Gum disease has been associated with conditions like diabetes, rheumatoid arthritis, stroke, heart disease, and erectile dysfunction, just to name a few. But now researchers are wondering about how chronic gum disease could affect a person’s cancer risk.
What the Study Found
Researchers at the State University of New York at Buffalo took a look at medical data collected over the course of eight years. The subjects of the data were postmenopausal women, most of them white.
The research findings showed an interesting pattern: women with periodontal disease (gum disease) were 14% more likely to develop cancer than those without gum disease. Whether the women smoked or not didn’t make a difference.
Site-specific cancers noted in these women’s health histories included lung, breast, skin, and gallbladder cancer. But the highest risk was for esophageal cancer.
What This Could Mean
Since gum disease has established links to other health problems, there may be some connection to cancer risk. Scientists have to study further what those connections may be and who are really at risk.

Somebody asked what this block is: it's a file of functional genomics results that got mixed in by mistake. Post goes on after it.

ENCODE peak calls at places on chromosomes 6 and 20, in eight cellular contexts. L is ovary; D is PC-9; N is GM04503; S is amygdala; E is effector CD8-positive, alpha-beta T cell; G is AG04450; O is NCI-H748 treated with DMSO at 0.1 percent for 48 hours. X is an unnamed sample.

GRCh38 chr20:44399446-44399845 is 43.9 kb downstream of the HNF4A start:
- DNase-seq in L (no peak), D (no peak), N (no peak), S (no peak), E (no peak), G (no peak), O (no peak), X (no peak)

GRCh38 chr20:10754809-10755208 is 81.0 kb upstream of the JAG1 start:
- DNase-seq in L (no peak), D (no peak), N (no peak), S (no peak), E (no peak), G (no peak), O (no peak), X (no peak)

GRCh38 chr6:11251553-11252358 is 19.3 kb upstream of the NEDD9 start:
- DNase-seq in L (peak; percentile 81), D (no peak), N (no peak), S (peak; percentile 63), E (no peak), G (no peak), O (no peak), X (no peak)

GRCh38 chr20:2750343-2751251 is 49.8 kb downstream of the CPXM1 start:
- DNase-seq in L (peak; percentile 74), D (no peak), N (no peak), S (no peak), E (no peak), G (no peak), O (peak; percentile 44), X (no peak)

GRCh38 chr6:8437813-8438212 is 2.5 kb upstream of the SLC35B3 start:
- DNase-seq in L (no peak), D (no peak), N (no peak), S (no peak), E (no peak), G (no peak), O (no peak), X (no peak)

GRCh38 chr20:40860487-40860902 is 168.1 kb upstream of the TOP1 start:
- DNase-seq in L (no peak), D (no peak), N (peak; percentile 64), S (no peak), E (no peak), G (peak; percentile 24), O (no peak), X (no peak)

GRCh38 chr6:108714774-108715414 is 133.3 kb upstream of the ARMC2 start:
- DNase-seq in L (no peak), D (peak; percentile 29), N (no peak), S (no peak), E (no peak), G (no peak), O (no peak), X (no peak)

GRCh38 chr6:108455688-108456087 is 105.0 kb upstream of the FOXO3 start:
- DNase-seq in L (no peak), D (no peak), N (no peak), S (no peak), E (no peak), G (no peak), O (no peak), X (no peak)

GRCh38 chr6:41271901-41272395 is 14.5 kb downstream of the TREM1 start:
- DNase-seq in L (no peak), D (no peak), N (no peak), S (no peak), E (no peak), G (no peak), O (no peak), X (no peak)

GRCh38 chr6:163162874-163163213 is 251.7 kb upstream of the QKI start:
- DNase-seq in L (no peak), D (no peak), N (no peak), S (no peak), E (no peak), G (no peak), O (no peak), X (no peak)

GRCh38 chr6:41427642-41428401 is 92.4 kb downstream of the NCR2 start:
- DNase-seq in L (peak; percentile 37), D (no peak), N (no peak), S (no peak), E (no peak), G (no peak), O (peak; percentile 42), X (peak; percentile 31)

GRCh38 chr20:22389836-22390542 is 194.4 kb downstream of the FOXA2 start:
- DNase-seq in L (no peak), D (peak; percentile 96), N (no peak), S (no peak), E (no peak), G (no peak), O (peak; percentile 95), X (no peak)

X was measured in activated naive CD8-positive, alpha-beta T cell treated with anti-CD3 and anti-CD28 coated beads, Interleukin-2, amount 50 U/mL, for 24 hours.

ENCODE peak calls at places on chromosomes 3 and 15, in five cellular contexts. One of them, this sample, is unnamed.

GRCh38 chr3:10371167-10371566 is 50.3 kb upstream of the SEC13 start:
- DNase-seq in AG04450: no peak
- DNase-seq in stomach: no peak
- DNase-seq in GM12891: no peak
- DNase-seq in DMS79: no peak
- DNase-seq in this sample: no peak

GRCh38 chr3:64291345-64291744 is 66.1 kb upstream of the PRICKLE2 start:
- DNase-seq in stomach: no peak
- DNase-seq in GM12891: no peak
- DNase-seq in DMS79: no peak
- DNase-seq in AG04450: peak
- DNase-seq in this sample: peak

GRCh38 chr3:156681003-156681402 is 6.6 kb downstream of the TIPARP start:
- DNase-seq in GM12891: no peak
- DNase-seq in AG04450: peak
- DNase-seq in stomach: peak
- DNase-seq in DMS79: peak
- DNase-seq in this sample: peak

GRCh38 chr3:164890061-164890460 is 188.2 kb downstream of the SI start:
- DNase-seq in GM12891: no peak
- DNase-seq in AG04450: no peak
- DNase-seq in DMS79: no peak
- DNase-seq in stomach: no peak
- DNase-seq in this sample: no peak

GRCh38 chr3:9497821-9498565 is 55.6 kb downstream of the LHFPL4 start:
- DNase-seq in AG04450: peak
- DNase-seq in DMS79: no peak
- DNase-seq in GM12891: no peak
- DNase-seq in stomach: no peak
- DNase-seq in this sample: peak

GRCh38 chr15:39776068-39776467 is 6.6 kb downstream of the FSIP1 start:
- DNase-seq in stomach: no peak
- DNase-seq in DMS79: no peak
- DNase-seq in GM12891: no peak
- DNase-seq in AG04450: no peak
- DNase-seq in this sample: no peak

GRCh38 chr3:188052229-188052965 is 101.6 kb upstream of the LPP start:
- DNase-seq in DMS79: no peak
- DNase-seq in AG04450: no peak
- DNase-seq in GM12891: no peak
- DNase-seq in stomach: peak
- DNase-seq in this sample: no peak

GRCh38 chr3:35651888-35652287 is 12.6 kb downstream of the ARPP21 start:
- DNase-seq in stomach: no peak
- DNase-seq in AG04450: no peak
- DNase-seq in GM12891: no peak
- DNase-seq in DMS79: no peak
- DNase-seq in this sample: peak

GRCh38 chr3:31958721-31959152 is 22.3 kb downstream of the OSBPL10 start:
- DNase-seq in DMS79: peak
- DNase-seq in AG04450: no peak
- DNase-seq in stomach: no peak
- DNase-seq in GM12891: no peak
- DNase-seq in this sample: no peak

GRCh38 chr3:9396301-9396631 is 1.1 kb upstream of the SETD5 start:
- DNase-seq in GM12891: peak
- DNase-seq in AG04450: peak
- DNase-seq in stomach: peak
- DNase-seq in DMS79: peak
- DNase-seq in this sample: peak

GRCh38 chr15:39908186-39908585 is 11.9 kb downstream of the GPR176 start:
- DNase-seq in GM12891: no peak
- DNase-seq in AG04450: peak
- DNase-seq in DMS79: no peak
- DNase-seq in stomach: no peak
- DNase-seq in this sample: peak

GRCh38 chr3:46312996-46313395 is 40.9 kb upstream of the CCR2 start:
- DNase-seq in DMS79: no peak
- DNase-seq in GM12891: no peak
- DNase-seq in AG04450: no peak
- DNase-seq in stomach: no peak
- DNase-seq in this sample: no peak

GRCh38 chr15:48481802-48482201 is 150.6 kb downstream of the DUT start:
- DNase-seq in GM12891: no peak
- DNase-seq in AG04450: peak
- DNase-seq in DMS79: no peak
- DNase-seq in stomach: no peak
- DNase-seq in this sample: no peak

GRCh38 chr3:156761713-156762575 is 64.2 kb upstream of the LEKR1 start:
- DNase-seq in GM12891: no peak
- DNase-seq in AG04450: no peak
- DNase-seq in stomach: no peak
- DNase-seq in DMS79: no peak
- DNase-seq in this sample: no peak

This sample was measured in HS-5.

What This Doesn’t Mean
Not all older women with dental problems will develop cancer. This study was limited in scope. All though the finding was significant, it proved no direct connection between gum disease and cancer.
Keep Your Gums Healthy!
Good oral hygiene doesn’t just prevent tooth – loss; it could lower your cancer risk. A healthy diet rich in vitamins is also key to gum health. Lower your chancer further by reducing stress and avoiding tobacco use.
No matter age or gender, gum health is important to all. Regular gum health evaluations are an important part of oral hygiene. Schedule a checkup with a dentist near you.
Posted on behalf of:
Mitzi Morris, DMD, PC
1295 Hembree Rd B202
Roswell, GA 30076
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